That’s significant, Frederick said, because utilities build everything power plants, transmission lines big enough to handle that peak demand. If the peak can be reduced utilities wouldn’t need to invest so much in generation and transmission. Additionally, there is a tremendous amount of electricity that is lost in the fulfillment process transmitting electricity over those high power lines.
“Over the long run, costs go up to meet those peak demand times,” said Sonja Bogart, vice president of customer service, sales and marketing for the Wright-Hennepin Cooperative Electric Association, one of Silent Power investors.
This spring, Wright-Hennepin plans to install one of the solar battery devices at its headquarters in Rockford, where it already has solar panels and a wind turbine. Utilities see the technology as promising to solve future demand issues and to bring renewable energy into the mainstream, Bogart said.
“All of the sudden you can use renewables when you need them and not just when they’re generating,” she said. As part of a pilot project, Wright-Hennepin plans to seek 10 homes to install the devices this summer, Bogart said. Customers can use the device as a backup source of electricity during a power failure. Over the long run, it would lower energy bills after a payback period, Bogart said.
One lingering question is whether the cost of storage is too expensive for most homeowners. The units cost about $13,000 each, Frederick said. The company hopes to bring that price down to $10,000 by producing larger volumes. The federal government offers a 30 percent tax credit for solar projects. Silent Power hopes utilities will offer homeowners a rebate if they install one of the units. That would bring the cost down to a reasonable level for a homeowner who wants to have a backup source of electricity, Frederick said.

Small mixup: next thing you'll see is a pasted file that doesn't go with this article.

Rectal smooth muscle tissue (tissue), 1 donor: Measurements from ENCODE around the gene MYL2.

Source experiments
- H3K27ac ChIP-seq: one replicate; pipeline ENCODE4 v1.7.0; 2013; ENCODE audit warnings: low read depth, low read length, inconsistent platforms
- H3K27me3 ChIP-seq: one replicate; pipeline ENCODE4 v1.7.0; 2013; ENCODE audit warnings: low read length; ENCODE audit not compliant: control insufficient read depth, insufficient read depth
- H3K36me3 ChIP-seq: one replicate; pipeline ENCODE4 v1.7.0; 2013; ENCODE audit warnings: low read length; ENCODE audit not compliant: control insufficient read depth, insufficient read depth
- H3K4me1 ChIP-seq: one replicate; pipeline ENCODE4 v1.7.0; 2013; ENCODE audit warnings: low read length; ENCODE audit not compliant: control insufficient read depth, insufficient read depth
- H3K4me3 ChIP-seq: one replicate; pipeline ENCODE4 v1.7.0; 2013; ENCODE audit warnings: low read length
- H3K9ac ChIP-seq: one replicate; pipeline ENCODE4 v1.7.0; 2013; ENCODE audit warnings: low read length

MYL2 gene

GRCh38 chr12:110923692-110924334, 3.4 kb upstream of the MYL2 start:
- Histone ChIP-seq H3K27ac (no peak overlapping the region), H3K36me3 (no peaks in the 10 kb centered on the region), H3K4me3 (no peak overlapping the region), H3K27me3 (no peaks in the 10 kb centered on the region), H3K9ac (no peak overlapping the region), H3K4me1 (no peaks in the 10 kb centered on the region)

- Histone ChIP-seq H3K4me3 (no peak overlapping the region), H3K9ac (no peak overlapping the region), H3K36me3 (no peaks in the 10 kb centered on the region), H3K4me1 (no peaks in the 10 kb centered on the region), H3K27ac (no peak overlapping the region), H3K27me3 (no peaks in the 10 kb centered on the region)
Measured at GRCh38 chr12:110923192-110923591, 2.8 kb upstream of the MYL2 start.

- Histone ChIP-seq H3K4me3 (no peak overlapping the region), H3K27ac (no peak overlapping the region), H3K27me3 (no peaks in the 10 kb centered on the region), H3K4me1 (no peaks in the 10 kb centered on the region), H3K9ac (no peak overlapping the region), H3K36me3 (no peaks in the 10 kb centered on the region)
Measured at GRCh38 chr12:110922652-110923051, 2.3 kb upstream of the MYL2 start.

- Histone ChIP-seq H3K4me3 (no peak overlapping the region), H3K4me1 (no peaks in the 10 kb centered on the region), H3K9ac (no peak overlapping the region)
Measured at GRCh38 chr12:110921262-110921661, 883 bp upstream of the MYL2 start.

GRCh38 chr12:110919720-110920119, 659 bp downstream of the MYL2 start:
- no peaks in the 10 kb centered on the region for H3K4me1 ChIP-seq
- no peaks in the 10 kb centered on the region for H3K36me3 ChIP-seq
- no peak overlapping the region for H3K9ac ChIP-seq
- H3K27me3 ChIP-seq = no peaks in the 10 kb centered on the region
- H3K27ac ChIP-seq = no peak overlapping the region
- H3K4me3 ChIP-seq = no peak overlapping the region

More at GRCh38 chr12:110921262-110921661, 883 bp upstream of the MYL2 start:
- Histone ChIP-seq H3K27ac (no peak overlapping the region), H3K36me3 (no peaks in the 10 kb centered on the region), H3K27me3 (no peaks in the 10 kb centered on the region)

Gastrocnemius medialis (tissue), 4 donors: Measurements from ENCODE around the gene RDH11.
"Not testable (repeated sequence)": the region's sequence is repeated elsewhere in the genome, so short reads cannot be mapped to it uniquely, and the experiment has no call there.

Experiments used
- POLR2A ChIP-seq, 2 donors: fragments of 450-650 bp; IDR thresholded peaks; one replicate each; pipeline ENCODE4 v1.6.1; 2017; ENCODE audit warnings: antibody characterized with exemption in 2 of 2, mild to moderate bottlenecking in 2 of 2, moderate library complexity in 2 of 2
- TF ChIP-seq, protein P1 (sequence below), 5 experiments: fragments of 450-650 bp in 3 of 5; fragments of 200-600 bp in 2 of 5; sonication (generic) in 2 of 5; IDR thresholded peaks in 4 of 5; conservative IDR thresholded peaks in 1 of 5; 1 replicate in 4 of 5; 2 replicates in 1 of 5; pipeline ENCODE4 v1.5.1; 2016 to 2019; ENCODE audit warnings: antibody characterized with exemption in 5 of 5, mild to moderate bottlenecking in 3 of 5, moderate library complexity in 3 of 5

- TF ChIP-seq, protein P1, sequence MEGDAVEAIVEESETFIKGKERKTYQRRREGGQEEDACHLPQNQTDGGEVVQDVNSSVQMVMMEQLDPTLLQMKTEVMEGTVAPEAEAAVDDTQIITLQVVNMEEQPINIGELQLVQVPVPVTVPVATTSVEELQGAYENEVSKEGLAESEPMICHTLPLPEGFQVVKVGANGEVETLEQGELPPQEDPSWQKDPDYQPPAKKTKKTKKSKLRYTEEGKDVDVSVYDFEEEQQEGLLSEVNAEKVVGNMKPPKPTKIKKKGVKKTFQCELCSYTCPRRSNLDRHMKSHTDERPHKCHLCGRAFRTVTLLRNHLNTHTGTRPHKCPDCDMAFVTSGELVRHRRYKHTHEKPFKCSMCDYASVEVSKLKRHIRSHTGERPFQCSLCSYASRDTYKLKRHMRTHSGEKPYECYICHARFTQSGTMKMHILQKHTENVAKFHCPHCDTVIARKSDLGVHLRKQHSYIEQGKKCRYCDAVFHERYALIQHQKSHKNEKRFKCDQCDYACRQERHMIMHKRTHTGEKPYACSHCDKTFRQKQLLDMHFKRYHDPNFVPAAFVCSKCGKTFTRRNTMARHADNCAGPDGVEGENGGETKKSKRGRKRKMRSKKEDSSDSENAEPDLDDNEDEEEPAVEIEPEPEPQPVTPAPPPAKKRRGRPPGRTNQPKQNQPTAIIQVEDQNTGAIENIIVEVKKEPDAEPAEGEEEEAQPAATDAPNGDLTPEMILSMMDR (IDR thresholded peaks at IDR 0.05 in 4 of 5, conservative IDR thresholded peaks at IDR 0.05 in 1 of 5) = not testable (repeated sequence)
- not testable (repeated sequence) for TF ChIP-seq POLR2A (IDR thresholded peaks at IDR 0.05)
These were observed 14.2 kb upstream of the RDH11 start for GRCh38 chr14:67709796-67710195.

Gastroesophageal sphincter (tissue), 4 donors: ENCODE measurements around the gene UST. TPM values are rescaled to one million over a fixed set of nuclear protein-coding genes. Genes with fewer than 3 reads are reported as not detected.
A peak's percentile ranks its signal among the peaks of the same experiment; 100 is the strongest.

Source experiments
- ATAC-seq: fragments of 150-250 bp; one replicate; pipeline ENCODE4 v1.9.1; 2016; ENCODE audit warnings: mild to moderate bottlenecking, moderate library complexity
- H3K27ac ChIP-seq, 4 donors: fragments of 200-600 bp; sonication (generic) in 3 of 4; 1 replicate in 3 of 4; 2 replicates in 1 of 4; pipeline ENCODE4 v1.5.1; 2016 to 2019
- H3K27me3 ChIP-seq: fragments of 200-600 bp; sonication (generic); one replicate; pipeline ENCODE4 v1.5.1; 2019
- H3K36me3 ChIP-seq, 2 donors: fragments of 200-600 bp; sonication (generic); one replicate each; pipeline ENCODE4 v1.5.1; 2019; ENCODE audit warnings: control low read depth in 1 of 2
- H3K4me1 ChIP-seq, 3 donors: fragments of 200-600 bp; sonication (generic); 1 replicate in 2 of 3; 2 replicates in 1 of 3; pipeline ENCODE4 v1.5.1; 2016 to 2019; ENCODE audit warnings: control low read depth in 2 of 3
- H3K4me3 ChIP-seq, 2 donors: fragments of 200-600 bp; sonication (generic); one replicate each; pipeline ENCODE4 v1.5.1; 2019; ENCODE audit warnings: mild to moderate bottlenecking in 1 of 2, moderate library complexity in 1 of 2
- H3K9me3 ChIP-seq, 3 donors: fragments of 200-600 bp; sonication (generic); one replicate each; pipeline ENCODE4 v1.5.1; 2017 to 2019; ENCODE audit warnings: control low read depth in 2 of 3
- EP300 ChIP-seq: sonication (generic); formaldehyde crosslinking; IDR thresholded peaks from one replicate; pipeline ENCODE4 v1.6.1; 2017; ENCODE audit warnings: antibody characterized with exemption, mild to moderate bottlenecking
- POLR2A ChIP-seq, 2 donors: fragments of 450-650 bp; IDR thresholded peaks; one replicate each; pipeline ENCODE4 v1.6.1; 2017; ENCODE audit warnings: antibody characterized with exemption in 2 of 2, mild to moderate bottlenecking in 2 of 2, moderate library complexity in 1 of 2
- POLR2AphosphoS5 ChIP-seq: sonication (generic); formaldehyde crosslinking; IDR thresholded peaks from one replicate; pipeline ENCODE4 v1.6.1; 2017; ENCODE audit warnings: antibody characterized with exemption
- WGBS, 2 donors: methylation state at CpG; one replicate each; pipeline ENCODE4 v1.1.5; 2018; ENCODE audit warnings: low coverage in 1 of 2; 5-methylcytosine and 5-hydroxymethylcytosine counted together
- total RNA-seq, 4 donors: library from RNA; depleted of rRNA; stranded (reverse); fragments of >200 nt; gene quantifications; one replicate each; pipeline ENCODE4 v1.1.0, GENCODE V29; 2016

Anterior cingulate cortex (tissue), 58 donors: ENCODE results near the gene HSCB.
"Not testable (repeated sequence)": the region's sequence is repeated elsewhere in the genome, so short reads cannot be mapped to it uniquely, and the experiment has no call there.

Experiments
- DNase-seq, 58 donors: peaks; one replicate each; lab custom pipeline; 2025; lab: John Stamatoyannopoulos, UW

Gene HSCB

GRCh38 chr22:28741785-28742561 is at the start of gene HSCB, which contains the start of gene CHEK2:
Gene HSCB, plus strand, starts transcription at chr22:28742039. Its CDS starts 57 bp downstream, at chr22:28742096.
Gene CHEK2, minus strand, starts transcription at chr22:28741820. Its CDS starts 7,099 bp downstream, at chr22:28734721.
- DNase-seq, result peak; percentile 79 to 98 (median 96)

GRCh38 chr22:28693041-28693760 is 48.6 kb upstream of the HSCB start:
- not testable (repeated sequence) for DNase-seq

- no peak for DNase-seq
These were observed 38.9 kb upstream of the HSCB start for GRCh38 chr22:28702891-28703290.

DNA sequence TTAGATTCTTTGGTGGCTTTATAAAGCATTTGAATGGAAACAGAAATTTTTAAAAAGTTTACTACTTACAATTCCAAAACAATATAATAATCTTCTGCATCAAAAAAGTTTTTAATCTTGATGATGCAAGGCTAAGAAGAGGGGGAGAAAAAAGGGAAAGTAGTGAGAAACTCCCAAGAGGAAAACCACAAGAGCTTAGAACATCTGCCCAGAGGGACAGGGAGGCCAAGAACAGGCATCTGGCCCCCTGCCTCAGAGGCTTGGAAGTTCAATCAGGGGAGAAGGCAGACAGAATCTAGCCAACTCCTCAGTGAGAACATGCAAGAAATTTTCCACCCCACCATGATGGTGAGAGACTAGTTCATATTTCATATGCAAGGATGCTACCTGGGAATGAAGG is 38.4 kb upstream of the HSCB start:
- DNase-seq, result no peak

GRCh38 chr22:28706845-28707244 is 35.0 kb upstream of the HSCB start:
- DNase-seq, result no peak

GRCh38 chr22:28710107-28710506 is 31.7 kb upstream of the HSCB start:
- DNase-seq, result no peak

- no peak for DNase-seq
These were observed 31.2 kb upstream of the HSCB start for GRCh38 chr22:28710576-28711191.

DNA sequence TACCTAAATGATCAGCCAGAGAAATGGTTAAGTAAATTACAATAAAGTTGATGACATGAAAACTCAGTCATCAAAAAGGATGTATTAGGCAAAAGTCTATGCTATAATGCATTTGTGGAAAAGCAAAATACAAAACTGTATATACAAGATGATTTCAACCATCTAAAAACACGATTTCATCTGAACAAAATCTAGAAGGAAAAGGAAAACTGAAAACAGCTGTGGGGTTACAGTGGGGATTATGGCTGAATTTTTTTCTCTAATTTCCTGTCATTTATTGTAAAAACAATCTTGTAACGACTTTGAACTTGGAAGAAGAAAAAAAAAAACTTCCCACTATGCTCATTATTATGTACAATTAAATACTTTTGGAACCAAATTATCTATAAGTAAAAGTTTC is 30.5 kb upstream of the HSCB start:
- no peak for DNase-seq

Right now, most utility customers in Minnesota are insulated from the true cost of electricity. Aside from saver programs that turn off air conditioners and furnaces during peak times, most customers pay the same rate for electricity no matter what time of the day they use it.
But some states like California are starting to adopt time-of-use rates. Customers pay more for electricity used during peak times. Frederick believes those rates eventually will be adopted everywhere as part of the nation’s evolution to a smart grid. At some point, they’re going to start passing that on so you as a consumer can make choices about when you use electricity,” he said.
Dave Gruenes, district manager of Stearns Electric Association, called Silent Power’s solar battery technology promising. But he isn’t sure the market is ready. Gruenes noted that Silent Power is concentrating sales on the West Coast, where electricity prices are 2 1/2 times higher than in Minnesota. The company is partnering with the Sacramento Municipal Utility District on a 15-home pilot solar battery project.
Gruenes isn’t sure utilities will see a big enough financial benefit to make it worthwhile offering customers a rebate to install the storage devices. About 10 of the roughly 25,000 Stearns Electric members have solar panels. In the next several years if the price of solar comes down, the idea might become more attractive, Gruenes said.
“I still think we’re a ways off here,” he said. One goal of the Sacramento project is to determine the value of storing energy to both the utility and the customer, Lynn said. Cost is still an obstacle, but if it can be reduced, storage could be a big part of the solution to energy problems, he said.